STUTTGART, GERMANY - Jun 28, 2021: Smartphone with logo of US cryptocurrency company Chainalysis Inc. on screen in front of website. Focus on center-left of phone display.

Chainalysis ‘Crypto Crime Report’ details OFAC sanctions’ impact

The global ‘crypto’ market may have crashed hard in 2022 yet the total value of illicit crypto activity hit an all-time high of over $20 billion.

Blockchain analytics firm Chainalysis is set to release its latest annual Crypto Crime Report next month, but the company has begun previewing some of its marquee findings for 2022. The headline figure is that the total value of digital currencies received by ‘illicit’ addresses hit a record $20.1 billion last year, and the company cautions that this is likely to be “a lower bound estimate.”

For instance, while Chainalysis originally pegged 2021’s total crypto crime value at $14 billion, they’ve since revised that sum to $18 billion, “mostly due to the discovery of new crypto scams.” Chainalysis also cautions that these sums don’t include proceeds from “non-crypto native crime,” such as drug traffickers using crypto as payment in lieu of fiat currency.

Chainalysis says 2022’s estimates are further complicated by the year’s unprecedented carnage that followed the collapse of several major crypto firms, including digital lender Celsius, the Three Arrows Capital (3AC) hedge fund and the FTX exchange. Chainalysis notes that many of these implosions occurred “amid allegations of fraud,” meaning the true scale of 2022’s blockchain criminality may be off the charts.

Given that many of these companies are currently involved in bankruptcy or criminal cases, Chainalysis says “for the time being, we’ll leave questions of criminality to the legal system.” For the purposes of its report, Chainalysis must restrict its estimates to “on-chain intelligence” and ignore fraudulent “off-chain bookkeeping.”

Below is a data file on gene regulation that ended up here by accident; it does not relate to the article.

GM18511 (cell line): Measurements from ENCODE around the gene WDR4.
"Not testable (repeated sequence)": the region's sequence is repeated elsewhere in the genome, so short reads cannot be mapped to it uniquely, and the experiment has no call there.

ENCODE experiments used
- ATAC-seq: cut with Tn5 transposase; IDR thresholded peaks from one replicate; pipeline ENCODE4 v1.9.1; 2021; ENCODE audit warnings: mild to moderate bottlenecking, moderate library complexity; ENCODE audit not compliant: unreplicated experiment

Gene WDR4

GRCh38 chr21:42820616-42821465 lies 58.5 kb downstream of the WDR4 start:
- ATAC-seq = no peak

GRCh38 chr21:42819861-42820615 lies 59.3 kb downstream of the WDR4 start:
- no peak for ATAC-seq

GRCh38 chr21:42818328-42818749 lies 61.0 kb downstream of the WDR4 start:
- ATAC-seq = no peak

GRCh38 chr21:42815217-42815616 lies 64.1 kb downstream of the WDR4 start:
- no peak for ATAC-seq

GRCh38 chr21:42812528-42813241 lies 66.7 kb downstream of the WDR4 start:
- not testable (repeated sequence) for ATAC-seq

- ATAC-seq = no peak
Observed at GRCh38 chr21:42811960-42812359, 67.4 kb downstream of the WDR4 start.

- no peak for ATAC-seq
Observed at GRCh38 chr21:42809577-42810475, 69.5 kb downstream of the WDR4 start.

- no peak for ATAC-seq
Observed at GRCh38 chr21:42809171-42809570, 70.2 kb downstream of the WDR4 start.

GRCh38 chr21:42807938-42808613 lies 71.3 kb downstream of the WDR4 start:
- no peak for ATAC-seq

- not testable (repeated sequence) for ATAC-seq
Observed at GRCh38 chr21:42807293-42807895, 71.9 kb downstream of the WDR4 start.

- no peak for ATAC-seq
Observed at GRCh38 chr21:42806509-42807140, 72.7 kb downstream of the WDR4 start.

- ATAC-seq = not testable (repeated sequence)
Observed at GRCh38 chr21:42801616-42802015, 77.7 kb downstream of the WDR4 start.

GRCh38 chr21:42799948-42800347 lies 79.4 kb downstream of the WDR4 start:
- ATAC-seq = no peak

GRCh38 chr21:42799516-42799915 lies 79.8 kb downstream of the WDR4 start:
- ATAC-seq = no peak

Breaking down 2022’s $20.1 billion, the value of stolen funds rose 7% but most other categories—including scams, ransomware and ‘darknet’ marketplaces—saw reductions in value. Chainalysis attributed this to the onset of ‘crypto winter’ early in 2022 and the fact that “less money in crypto overall tends to correlate with less money associated with crypto crime.”

Illicit activity’s percentage of overall crypto activity was 0.24%, twice 2021’s tally and the first year-on-year increase since 2019 (which saw a serious spike to 1.9%). And while “legitimate transaction volumes were declining faster than illicit volumes” during the current bear market, Chainalysis maintains that “crime as a share of all crypto activity is still trending downwards.”

Year of the sanctions

In terms of illicit activity, 2022’s largest year-on-year growth was seen in the ‘sanctions’ category, which accounted for 44% of all illicit transaction volume. That’s a jaw-dropping 10,012,224.34% higher than in 2021, reflecting a growing interest in crypto affairs by regulatory bodies such as the U.S. Office of Foreign Assets Control (OFAC).

While the number of sanctioned crypto entities saw only modest growth from 2021 to 2022, the number of sanctioned addresses exploded. Chainalysis says this is in part due to OFAC adapting its strategies by designating “entire crypto services as opposed to just individual bad actors.”

Among OFAC’s more headline-grabbing moves in 2022 was its targeting of the Tornado Cash mixing service and the blacklisting of any Ethereum address with which the service interacted. In targeting a so-called ‘decentralized finance’ protocol for the first time, OFAC accused Tornado Cash of “laundering funds for malicious cyber actors on a regular basis and without basic measures to address its risks.”

Chainalysis says 34% of funds sent to Tornado Cash came via illicit sources, with most of the illicit funds coming in “brief spikes,” leading to wide fluctuations from day to day.